I do not share the opinion expressed by the appellant that the English and French text of the legislation, on this particular point of “control” have differing meanings. The appellant’s position here is based on a single dictionary definition, that of the word “autorité” which it has then literally translated into the English “authority”, and to which it attached the qualificative “entire” for “entière” taken from the French text. That definition, which is from the Multi Dictionnaire de la Langue Française, presents “autorité” as the “pouvoir ou droit de commander” (l’autorité du patron, which equates to the English employer’s authority) or “ascendant par lequel une personne se fait obéir”, which the appellant literally translates, not interpret, as “power or right to command others” and “power over other persons or ability to get them to obey”.
 At the same time, the appellant failed to obtain any definition of the word “control” found in the English text. Proceeding in this manner ignores the fact that legislation is drafted side by side, not one predominant text translated into the other, and that the proper interpretation of a statutory text is consideration of the text as a whole and determination of a proper meaning by resorting to consideration of both equal value texts of said legislation, where there are no obvious contradictions or inconsistencies.
 In the case of the words “control” and “entière autorité”, it is my opinion that if there is a slight difference in meaning, it is such that it is negligible and inconsequent. Be that as it may, although in my opinion a rather less than necessary step, I have nonetheless looked at dictionary definitions of both terms and thus have been comforted in my thinking.
 In the same dictionary resorted to by the appellant, the French word “contrôle” is defined as “le fait de diriger, de dominer” (power to run or manage, to command). What is of interest is that the dictionary states that this meaning is derived from the English language and has now become of normal use. The Canadian Oxford Dictionary defines “control” as the “power of directing, command” and “authority” as “the power or right to enforce obedience”, which in essence is an employer’s ultimate power to hire and fire.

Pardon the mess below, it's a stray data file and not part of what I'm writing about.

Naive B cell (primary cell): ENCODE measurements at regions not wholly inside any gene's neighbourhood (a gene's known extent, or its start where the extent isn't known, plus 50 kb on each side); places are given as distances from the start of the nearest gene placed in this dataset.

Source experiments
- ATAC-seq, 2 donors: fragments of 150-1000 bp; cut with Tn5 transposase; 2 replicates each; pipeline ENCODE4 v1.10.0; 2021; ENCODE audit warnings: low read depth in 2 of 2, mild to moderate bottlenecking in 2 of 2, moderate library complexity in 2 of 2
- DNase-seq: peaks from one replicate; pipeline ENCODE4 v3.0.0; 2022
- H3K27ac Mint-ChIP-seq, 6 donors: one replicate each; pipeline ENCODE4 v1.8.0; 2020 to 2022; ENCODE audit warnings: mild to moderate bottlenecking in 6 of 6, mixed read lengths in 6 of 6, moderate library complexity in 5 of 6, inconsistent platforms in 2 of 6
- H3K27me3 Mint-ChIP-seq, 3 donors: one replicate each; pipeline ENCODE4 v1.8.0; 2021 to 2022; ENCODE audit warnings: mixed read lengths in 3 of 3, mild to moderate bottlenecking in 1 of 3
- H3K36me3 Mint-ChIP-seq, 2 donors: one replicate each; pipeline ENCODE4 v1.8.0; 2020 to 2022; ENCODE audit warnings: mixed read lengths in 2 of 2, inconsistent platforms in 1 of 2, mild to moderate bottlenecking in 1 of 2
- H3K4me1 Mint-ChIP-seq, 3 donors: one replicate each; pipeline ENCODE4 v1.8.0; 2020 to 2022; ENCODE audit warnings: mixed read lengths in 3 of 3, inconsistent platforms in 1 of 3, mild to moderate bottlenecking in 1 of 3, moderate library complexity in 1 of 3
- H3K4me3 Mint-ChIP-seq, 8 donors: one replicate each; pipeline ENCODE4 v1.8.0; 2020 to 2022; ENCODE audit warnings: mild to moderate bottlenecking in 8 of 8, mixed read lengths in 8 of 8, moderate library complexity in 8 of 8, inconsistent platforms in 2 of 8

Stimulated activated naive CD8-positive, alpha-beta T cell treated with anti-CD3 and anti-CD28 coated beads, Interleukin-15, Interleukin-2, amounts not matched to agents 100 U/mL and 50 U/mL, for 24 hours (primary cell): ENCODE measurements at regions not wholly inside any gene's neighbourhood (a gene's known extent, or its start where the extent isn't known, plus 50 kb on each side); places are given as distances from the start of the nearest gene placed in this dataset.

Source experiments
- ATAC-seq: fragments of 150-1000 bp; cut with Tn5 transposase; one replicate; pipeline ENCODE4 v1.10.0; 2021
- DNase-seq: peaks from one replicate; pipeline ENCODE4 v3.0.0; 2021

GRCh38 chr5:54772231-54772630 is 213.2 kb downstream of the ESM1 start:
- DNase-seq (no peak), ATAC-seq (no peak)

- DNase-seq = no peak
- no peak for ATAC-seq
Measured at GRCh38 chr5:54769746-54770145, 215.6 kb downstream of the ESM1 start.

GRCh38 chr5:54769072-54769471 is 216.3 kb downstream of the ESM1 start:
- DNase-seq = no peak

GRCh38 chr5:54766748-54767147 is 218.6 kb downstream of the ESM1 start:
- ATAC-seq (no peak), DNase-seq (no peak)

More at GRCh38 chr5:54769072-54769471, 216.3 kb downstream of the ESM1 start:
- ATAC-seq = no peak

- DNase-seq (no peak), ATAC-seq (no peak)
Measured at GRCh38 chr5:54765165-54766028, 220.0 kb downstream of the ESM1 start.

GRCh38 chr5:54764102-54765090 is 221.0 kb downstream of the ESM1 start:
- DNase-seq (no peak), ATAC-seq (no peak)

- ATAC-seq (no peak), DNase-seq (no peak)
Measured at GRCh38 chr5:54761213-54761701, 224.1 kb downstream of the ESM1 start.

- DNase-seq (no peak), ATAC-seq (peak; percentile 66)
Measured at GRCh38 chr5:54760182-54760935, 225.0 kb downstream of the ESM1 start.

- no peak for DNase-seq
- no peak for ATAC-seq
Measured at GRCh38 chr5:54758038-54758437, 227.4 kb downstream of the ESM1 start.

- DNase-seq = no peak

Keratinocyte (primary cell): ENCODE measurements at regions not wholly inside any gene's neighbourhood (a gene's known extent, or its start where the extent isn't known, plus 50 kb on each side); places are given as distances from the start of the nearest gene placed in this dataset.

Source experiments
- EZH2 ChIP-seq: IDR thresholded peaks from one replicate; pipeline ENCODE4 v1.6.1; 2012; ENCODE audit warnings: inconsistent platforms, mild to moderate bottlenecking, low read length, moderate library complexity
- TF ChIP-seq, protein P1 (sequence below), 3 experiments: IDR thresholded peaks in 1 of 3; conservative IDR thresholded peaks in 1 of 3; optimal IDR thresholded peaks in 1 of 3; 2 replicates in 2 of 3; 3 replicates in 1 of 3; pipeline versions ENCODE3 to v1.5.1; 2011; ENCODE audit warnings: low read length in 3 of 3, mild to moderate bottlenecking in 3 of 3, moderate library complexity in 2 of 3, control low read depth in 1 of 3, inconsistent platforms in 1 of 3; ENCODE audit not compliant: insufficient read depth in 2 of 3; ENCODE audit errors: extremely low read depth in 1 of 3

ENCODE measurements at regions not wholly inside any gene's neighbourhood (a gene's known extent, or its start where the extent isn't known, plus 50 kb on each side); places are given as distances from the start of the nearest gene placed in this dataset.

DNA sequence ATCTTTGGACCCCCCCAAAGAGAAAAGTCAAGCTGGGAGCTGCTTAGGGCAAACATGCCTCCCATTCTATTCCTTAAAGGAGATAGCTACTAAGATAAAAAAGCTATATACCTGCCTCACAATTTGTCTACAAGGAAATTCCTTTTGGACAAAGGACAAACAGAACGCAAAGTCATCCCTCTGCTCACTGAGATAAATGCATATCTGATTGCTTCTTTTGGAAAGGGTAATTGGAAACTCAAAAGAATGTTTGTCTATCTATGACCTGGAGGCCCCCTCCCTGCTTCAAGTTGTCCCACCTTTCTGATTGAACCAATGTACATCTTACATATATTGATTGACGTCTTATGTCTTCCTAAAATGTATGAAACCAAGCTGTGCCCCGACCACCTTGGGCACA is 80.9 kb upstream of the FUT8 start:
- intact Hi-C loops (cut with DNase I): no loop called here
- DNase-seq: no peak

When all is said and done, one cannot avoid the conclusion that whether the same words are used, or not, whatever minimal distinction can be noted between the two languages of the Code, those are of such minimal impact as to be negligible and inconsequent.
 To summarize all that follows, contrary to the position expressed by the appellant, I am of the opinion that the French and English texts of the Code are of one and the same meaning.
 Having said this, subsection 125(1) of the Code speaks of two types of “control”. First, there is “control” by the employer over the work place, and then, given certain circumstances, there is also “control” over the work activities being carried out by employees of the employer when that employer does not exercise “control” over the work place.
 In the present case, as has been made clear by the directions issued by HSO Ryan and also through the latter’s expressed opinion and the submissions by the appellant, we are examining solely “control” over the work place since the uncontested evidence is that at the time of the accident, there were no employees of the appellant present and thus no activities of the latter to consider. Section 12 of the Interpretation Act was previously cited, and it is not necessary to do so again, except to repeat that said provision does require a fair, large and liberal interpretation to attain the objects of the Code. There is however another provision of the same Act that is relevant to our determination.